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Federations Magazine Article
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Nigeria: Does the center keep too much of the cash?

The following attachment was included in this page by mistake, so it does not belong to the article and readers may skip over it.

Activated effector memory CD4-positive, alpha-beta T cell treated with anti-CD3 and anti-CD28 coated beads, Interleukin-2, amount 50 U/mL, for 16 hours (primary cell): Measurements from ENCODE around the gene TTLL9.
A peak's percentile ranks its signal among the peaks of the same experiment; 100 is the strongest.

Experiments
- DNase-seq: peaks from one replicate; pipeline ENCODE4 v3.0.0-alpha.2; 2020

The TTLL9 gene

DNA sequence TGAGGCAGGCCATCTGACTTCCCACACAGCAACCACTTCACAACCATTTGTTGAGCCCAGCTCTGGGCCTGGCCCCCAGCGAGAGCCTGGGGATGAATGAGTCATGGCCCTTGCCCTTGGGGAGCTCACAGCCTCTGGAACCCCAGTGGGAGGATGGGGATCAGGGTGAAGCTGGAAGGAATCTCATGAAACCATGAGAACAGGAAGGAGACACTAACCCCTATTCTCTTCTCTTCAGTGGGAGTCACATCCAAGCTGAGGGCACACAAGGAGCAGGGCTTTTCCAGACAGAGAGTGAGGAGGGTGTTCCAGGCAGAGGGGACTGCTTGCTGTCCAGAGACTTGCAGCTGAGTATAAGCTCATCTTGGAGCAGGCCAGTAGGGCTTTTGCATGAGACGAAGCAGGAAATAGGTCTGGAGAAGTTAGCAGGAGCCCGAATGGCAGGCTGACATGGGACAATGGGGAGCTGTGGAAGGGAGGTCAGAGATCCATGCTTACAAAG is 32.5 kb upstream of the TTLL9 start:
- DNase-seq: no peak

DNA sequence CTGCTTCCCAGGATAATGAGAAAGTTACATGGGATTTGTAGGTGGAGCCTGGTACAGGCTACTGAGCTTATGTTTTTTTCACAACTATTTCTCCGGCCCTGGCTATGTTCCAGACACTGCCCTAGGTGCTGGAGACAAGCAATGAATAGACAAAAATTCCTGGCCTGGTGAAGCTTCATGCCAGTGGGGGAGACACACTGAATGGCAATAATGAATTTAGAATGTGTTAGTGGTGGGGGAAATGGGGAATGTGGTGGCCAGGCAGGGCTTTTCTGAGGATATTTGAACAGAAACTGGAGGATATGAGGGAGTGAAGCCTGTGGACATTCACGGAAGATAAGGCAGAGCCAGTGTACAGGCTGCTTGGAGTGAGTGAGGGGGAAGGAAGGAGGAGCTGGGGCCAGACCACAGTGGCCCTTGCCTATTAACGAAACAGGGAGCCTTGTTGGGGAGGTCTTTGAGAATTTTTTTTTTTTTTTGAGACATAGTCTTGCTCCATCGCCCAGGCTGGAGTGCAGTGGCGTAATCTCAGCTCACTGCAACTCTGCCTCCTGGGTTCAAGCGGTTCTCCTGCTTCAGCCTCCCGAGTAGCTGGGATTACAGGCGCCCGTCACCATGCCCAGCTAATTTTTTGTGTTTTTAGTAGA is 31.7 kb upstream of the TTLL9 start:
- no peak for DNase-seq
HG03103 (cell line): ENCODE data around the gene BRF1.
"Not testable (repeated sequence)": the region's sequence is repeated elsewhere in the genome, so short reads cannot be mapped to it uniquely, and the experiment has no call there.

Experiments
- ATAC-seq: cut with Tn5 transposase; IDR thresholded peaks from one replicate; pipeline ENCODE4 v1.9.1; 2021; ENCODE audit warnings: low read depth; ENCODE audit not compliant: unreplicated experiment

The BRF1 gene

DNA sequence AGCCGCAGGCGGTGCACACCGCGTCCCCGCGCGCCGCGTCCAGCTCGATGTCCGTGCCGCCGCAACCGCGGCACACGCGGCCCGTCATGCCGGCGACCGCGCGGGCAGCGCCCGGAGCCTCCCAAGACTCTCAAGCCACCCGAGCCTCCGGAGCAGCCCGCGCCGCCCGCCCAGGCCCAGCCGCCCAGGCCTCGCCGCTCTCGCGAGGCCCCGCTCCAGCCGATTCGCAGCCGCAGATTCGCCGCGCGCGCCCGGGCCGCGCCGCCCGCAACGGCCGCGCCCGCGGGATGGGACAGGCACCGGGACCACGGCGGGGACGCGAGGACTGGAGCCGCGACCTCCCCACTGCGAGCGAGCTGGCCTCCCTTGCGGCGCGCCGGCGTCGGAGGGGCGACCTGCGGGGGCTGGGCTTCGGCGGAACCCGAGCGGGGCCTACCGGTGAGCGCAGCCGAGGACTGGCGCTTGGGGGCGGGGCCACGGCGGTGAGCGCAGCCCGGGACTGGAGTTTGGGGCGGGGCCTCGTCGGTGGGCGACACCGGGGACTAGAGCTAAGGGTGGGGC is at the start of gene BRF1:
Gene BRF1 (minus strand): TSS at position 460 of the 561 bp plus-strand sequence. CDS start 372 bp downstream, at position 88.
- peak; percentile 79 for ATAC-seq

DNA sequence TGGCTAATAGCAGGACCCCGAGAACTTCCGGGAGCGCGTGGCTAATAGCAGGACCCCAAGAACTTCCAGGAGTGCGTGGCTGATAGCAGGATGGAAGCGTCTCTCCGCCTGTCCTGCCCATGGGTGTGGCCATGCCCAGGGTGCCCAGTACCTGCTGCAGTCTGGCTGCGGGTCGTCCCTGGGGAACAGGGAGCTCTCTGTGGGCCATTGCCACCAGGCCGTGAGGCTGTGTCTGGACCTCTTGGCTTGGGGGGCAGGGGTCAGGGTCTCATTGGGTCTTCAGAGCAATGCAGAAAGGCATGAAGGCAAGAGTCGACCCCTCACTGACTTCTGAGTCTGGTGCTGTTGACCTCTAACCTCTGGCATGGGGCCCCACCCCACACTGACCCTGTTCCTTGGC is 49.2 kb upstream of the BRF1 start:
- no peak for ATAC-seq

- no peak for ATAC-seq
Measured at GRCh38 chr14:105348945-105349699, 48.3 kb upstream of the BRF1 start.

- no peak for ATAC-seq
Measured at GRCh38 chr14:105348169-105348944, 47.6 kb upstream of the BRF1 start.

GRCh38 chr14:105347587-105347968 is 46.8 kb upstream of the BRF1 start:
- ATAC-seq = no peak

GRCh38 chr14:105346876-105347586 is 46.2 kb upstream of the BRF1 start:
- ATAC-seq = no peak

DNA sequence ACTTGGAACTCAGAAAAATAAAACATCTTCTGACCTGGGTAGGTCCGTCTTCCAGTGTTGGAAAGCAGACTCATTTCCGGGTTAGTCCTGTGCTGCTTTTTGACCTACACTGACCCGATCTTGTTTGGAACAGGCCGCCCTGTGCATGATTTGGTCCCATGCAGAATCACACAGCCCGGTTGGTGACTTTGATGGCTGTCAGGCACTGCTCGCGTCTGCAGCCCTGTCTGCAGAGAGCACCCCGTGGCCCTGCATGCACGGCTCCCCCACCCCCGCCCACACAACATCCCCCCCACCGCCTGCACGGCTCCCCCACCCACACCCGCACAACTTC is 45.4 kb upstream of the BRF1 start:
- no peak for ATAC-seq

Nigeria: Does the center keep too much of the cash? BY KINGSLEY KUBEYINJE Nigeria is yet to have a nationally-accepted revenue sharing formula among the three tiers of government, 57 years after the first attempt and almost 43 years after attaining independence in 1960. A new bill, seeking to share federally-collected revenues among the federal, state and local governments, is before the upper chamber of the bicameral National Assembly, as the federal parliament is officially known. If eventually passed, Nigeria would be getting its tenth sharing formula. Yearly, some $5 billion (US) is shared between the various governments. The bill proposes to allocate a little less than half of total revenue to the federal government, a third to the 36 state governments and the new federal capital territory (Abuja) and a fifth to the 774 constitutionallyrecognized local governments in the country. The Supreme Court rules Revenue sharing, euphemistically referred to as the “national cake,” is a contentious and highly-politicized issue in Nigeria. Under the soon-to-be discarded formula, the federal government receives almost 55 per cent, states get about a quarter and the local councils a fifth. Indeed, this sharing formula was hurriedly packaged in July 2002, after the Supreme Court, in a landmark judgment four months earlier, scrapped the then sharing formula, which was put together by the country’s erstwhile military dictators in 1992. Delivering judgment in the resource control suit between the federal government and the 36 states, the Supreme Court abolished ‘’first line charges’’ contained in the 1992 formula. The charges totalled 7.5 per cent and made up the Special Fund. This fund, administered by the federal government, was shared out to some projects and institutions, including the Niger Delta Development Commission (NDDC). Kingsley Kubeyinje is an editor with the federal governmentowned News Agency of Nigeria (NAN), a wire service. He also served as the agency’s East and Southern Africa correspondent. The NDDC, a body set up to fast track the development in the resource-rich but highly impoverished oil communities got 3 per cent, while Abuja, the Federal Capital Territory got 1 per cent. The Ecological Fund was allocated 2 per cent; derivation, 1 per cent; and statutory stabilization, 0.5 per cent. The resource control suit was itself a result of the persistent and strident cries by some states, especially the oil-producing ones, that there is injustice in the sharing of petroleum revenue. The states have always demanded that since oil revenue constitutes more than 90 per cent of the nation’s foreign exchange earnings and about 32 per cent of its the GDP, they should get much more than non-oil-producing states. The suit was instituted by the federal government in 2001 to settle once and for all what should be the legitimate entitlements of oilproducing states from petroleum revenue. Tension between federal government and states Besides the Special Fund, the 1992 sharing formula allocated 48.5 per cent of federally collected revenues to the federal government, while the states and local governments got 24 per cent and 20 per cent respectively. Working out an acceptable sharing formula has always posed a major problem and constituted a constant source of conflict and tension between the federal government and states on the one hand and between the well-endowed states and the lessendowed ones on the other hand. The rows sometimes put a question mark on the unity of the federation. For instance, following the Supreme Court ruling, which threw the 1992 sharing formula into disarray, President Obasanjo tried to increase the federal government share of federally collected revenues to 56 per cent, up from the previous 48.5 per cent, leaving the states and local governments with 24 per cent and 20 per cent respectively. Obasanjo also attempted to add the 7.5 per cent Special Fund to the federal government’s share. State finance commissioners rejected the presidential “amendment” and threatened to challenge it in court. The sharp disagreement became a national embarrassment and Federations Vol. 3, No. 2, May 2003 caused deep tension in the country. For the period it lasted, the country’s more than 1.5 million public servants could not get their salaries. The 366-member House of Representatives, the lower chamber of the National Assembly, stoutly resisted the unilateral amendment by the federal government, describing the move as unconstitutional. “State governors should go to court to prove the unconstitutionality of the new revenue formula. The president has no right to unilaterally embark on the revenue formula,” the house advised the 36 states in a well-publicized statement. “We cannot take it, he (the president) cannot do it. We are not going to allow the president to make law on revenue allocation for Nigeria, it is the duty of the National Assembly,” said Adebisi Akande, Governor of the southwest state of Osun. He spoke on behalf of his other 35 colleagues. Tempting the military? In 2001, Nigeria had an unanticipated windfall of $1.2 billion from oil, which the federal government kept in a special account. The state governments promptly called for the immediate sharing of the fund and when the federal government attempted to dilly-dally, the states threatened to go to court, on the grounds that the federal government had acted unconstitutionally. For a nation living under the shadow of its power-hungry military, which only reluctantly handed over power after some 15 straight years, these are indeed worrisome developments. The Nigerian military has always used the flimsiest of excuses to truncate democracy and has ruled the country for 30 of the 43 years of nationhood. The state and local governments have always felt that the federal government has been too powerful because of the enormous resources at its disposal. They believe that the federal government is getting more than its fair share of federally collected revenues and that they have always been at its mercy. The perceived lopsidedness in the revenue sharing formula, which had always made the constituent states go cap in hand for assistance from the federal government, had caused many political actors and activists to call for “fiscal federalism”, as well as the devolution of more powers and resources to the constituent states. Proponents of “fiscal federalism” are of the view that Nigeria, as it is constituted at present, is a federation only in name and that it is not practicing true federalism. Indeed, political scientists and historians such as Prof. Kunle Lawal of Lagos State University trace the instability in the Nigerian polity to the enormous wealth at the disposal of the federal government. It is generally believed that if the revenue sharing formula were to be skewed in favour of the state and local governments the country would be more stable for it. Strong regions at the outset Indeed, in the First Republic (October 1, 1960 – January 15, 1966), the then-existing four regional governments in the country were quite powerful and they controlled more resources than the federal government. The regions (later subdivided into states) were fully in charge of the resources derived from their areas and merely paid royalties and taxes to the federal government for common services. Developments were in full swing in the regions, enabling each of them to develop at its own pace. The Western region government under the late Chief Obafemi Awolowo, became a pacesetter, introduced the first television station in Black Africa, opened up industrial estates, provided free education programs and more. The three other regional governments embarked on development projects of their own. Political observers, concerned about the weak fiscal situation of the current Nigerian states, still regard the defunct regional setup as the best for Nigeria, describing the period as the country’s golden era. Not a few Nigerians have been calling for a return to the regional setup, which they see as the only way to sustain a tottering federation. Indeed, the call for resource control in Nigeria – which will make each state take full charge of the natural resources within its precincts – is a protest in itself against what some richlyendowed but politically underrated states regard as the injustice in the revenue sharing formula. The three biggest ethnic groups, the Hausa/Fulani, Igbo and Yoruba, have always been favoured in the revenue sharing, as well as other largesse in the country, irrespective of their contributions to the national coffers. Indeed, while the “Big Three” constitute the focal point of major decisions in the country, the bulk of the wealth is derived from oil-producing states, inhabited by those officially and constitutionally regarded as the “minorities”. Five of the seven oil producing states – Delta, Rivers, Bayelsa, Cross River and Akwa Ibom –are populated by the minorities. Nigeria’s minority ethnic groups constantly complain of being shortchanged. They insist that long before oil was discovered in commercial quantities in their backyards and when the “Big Three” had exportable natural resources (cocoa, cotton, peanut, palm oil and coal), the criteria for revenue sharing formulas were skewed in favour of the “big three”, as the principle of derivation was a major determinant. The minority ethnic groups want a return to that era, which would allow them to take full control of the resources in their area and merely pay royalties and taxes to the federal government. Rebalance the federation? The current call for the convocation of a sovereign national conference by a section of the Nigerian federation is partly attributable to what some see as the unfairness in the sharing of federally collected revenues. Proponents of the conference are of the view that it will help to redress the numerous imbalances in the operation of the federation, redesign it, redefine the relationships between the various ethnic nationalities and put the country on a sound footing. Opponents – including the federal government and the states less endowed with natural resources – see the call for convocation of a national conference as a ploy to dismember the federation. Federations Vol. 3, No. 2, May 2003